The great epiphany for any coffee drinker: realizing that not every coffee is caffeinated equally. So what coffee has the most caffeine?
Any cup of coffee will come with a buzz—even a decaf. But a variety of other factors, like bean or drink type, have a surprising amount of influence on which type of coffee has the most caffeine. Here’s a rundown of what you need to know.
Roasting Methods and Caffeine: Dark vs Light
Many coffee drinkers, both casual sippers, and enthusiasts believe that the amount of caffeine in their favorite mug depends on what type of roast they brew. This is true, but it doesn’t make as big a difference as you might think.
You might assume that the darker roasts have more caffeine. And it makes sense on the surface.
We often say that darker roasts are “stronger” because of the bold taste that darker brews deliver. They are generally more intense while the lighter roasts have floral or citrusy overtones. For many, that translates to “weaker” coffee.
These differences only apply to the flavors, though. Darker roasts do not contain more caffeine than light roasts. If anything, they have less.
How can lighter roasts have more caffeine?
Coffee drinkers with a little more knowledge about the bean suggest that the roasting process burns off some of the caffeine. Since darker blends are roasted for longer, the argument goes, they lose more of their caffeine content.
This is almost right. The roasting itself removes very little of the caffeine because it’s a very stable compound.
Instead, what happens is that the beans expand during roasting. Beans that have been roasted for a long time lose more water, growing larger and less dense. Thus, if you measure your coffee by volume, the lighter roast will have more beans.
More beans mean more caffeine. The difference is minimal, though. And if you measure the coffee by weight, there is no difference in the caffeine amount in light and dark roast coffee.
So when choosing your roast, base your decision on taste preferences rather than the amount of caffeine they might have. The difference isn’t enough to warrant a change.
Caffeine and the Beans: Robusta vs Arabica
This is where the real difference is. When deciding which beans to use, you have one big choice to make: Arabica or Robusta.
The typical Robusta bean has nearly twice as much caffeine as Arabica (and some have nearly four times as much). Robusta is cheaper to cultivate, and the higher caffeine content means it is more resistant to pests. So you will usually find these beans in cheaper blends and instant coffee.
Don’t expect a great flavor profile though. Robusta has a more bland and bitter taste. (In part because the extra caffeine adds some bitterness.)
Some espresso blends still have a small quantity of Robusta, but otherwise, you probably won’t encounter it if you are shopping for quality coffee.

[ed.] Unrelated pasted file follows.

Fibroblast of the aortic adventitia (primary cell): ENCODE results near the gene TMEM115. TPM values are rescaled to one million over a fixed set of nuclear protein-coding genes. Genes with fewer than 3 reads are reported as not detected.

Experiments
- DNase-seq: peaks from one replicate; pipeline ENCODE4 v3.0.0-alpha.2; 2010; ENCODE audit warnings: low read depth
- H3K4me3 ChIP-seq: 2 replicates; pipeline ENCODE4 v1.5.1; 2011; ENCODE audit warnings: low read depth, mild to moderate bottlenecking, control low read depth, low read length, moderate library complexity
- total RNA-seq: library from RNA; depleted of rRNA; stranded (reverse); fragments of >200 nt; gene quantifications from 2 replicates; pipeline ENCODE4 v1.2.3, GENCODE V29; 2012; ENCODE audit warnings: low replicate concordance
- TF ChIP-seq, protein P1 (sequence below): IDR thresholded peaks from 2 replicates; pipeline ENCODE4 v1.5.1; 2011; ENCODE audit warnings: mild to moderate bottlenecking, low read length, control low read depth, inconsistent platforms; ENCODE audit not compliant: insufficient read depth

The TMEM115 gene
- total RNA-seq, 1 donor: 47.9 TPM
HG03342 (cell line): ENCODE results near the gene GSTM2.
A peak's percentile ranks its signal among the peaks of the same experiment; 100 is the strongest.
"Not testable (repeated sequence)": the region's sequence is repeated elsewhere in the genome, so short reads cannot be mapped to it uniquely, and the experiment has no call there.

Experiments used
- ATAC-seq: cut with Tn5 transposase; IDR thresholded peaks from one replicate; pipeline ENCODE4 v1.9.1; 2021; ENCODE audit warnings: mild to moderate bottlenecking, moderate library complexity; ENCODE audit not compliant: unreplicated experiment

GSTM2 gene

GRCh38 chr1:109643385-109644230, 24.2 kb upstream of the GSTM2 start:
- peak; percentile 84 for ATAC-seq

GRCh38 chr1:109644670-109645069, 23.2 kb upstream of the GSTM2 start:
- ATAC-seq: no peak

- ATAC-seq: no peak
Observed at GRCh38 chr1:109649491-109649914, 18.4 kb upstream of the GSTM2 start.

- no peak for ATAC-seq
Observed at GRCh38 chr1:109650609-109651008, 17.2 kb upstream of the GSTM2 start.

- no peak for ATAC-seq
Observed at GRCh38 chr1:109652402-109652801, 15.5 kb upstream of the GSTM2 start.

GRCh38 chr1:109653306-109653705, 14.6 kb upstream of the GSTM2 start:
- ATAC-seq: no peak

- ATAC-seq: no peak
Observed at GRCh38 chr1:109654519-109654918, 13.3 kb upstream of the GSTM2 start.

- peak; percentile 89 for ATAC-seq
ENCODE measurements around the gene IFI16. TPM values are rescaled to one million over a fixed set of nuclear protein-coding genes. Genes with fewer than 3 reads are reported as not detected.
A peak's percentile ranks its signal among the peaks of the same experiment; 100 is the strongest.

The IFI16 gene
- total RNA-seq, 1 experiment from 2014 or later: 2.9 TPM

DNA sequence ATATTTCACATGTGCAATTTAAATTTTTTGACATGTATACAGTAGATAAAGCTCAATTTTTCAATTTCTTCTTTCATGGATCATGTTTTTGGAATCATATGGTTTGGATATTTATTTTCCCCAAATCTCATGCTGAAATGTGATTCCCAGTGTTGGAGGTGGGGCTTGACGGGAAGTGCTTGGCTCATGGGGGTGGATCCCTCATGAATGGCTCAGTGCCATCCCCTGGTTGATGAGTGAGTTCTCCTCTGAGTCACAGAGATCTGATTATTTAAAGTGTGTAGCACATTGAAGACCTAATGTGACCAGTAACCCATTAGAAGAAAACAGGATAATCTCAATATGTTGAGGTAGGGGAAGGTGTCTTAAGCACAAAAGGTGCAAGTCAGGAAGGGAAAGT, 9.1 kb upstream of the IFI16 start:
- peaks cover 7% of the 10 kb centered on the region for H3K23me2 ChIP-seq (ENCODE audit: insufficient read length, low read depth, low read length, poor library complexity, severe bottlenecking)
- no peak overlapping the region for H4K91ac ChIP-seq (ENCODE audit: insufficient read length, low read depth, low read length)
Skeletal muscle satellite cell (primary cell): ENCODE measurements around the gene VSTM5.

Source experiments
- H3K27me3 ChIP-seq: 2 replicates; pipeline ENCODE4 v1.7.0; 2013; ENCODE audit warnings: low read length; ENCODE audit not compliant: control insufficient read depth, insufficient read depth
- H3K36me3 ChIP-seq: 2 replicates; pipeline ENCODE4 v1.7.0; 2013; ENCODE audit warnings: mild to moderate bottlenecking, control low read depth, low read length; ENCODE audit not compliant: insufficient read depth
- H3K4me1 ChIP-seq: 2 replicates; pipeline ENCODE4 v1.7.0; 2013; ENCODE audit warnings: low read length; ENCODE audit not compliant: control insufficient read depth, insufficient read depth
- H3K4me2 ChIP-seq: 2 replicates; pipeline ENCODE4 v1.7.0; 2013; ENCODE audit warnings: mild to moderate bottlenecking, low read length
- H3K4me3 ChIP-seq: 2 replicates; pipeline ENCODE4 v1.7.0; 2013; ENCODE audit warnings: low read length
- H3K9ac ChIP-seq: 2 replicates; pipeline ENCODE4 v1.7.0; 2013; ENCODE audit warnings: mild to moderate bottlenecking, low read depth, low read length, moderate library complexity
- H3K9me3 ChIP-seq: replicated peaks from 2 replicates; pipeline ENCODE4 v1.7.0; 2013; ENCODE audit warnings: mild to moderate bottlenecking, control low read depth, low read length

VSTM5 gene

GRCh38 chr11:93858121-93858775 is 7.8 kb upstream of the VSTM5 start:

Unless that is, you are actively seeking a high-caffeine coffee. So your gas station brews that promise a quick jolt in the morning is often made from Robusta. That’s why they’re cheap and effective.
Because of the lower quality flavor of Robusta coffee, most coffeehouses and roasters stick with Arabica beans. It provides more complex flavors and can deliver better results for light, medium, and dark roasts.
Much of this complexity comes from the lower caffeine content. With about half as much caffeine as Robusta beans, Arabica is not as bitter.
If you’re going strictly for the stimulating properties of coffee, then, look for a Robusta coffee. It packs more punch, but you will likely notice a difference in quality. And you’ll probably need to search a bit for a quality bag of beans as most roasters stick to Arabica beans.
Pay attention when choosing, though, as you can find extremes on both ends.
Death Wish Coffee, for example, is an Arabica blend with just a touch of Robusta. But it is built for caffeine, with as much kick per ounce as your typical espresso. The company bills it as “The World’s Strongest Coffee.”
What about Decaf?
Caffeine and types of coffee
You would think this one is fairly straightforward. Decaffeinated coffee doesn’t have caffeine, right?
Decaffeinated coffee has been treated before roasting, typically with water, carbon dioxide, or solvents, to remove most of its caffeine. But it is not completely caffeine-free.
Decaf usually has around 97 percent of its caffeine removed. For an eight-ounce cup, you can expect from five to ten milligrams, depending on the beans and the removal process.
That isn’t enough that you’ll notice. But if you need to remove caffeine from your diet completely, you can’t just switch to decaf. You’ll have to forego coffee altogether (sorry).
Type of Coffee Beverage
Caffeine differences can be especially variant with espresso drink types. And, gratefully, it’s quite a bit easier to know how much caffeine you’re consuming, as these drinks are measured by espresso shots—which measure in at about 50 to 65 mg of caffeine per ounce.
All the same, recognize that—bearing in mind all the above information about bean types and roasts—there will ultimately be a disparity between the caffeine content of one espresso shot versus another.
Caffeine By Coffee Type
|Type||Serving Size||Caffeine (per serving)||Caffeine Content ( / oz )|
|Decaf||8 fl. oz.||3 – 4 mg||0.38 – 0.5 mg|
|Drip Coffee||8 fl. oz.||65 – 120 mg||8.13 – 15 mg|
|Brewed Coffee||8 fl. oz.||95 mg||11.18 mg|
|Brewed Coffee||8 fl. oz.||95 mg||11.18 mg|
|Cold Brew||16 fl. oz.||200 mg||12.5 mg|
|Espresso||2 fl. oz. (1 shot)||60 – 102.67 mg||30 – 51.34 mg|
If the amount of caffeine in your coffee is one of the major reasons you’re craving a jolt of joe in the morning, we hope this has helped you find the right roast and right coffee drink to get you going in the morning.